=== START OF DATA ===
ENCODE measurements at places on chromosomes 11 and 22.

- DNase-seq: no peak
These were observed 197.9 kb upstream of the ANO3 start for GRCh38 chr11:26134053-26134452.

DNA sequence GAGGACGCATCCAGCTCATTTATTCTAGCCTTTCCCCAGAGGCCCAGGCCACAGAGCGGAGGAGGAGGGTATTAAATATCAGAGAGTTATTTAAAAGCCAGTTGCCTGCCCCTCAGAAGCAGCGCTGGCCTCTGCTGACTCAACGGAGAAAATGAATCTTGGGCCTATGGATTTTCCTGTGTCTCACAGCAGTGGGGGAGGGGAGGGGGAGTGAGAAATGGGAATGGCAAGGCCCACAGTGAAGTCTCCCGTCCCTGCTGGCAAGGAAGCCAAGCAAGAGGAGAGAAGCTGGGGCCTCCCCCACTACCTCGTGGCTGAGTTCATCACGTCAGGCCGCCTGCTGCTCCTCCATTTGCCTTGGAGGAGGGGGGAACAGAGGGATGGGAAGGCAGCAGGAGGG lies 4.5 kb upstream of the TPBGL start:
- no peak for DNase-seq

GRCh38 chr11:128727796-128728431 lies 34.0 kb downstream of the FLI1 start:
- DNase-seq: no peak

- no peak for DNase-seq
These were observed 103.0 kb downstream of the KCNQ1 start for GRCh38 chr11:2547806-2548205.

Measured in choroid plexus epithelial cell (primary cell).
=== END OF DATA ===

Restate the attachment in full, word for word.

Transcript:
ENCODE measurements at places on chromosomes 11 and 22.

- DNase-seq: no peak
These were observed 197.9 kb upstream of the ANO3 start for GRCh38 chr11:26134053-26134452.

DNA sequence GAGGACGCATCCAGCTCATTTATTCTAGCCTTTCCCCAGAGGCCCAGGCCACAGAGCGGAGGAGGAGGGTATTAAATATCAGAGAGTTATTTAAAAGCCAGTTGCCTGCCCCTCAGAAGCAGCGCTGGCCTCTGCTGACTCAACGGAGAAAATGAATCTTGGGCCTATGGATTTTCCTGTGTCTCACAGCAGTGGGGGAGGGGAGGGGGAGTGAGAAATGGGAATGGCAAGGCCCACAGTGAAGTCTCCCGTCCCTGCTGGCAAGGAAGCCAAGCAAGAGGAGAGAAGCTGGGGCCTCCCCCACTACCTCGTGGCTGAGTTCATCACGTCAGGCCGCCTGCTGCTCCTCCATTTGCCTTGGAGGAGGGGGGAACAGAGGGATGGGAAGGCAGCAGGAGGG lies 4.5 kb upstream of the TPBGL start:
- no peak for DNase-seq

GRCh38 chr11:128727796-128728431 lies 34.0 kb downstream of the FLI1 start:
- DNase-seq: no peak

- no peak for DNase-seq
These were observed 103.0 kb downstream of the KCNQ1 start for GRCh38 chr11:2547806-2548205.

Measured in choroid plexus epithelial cell (primary cell).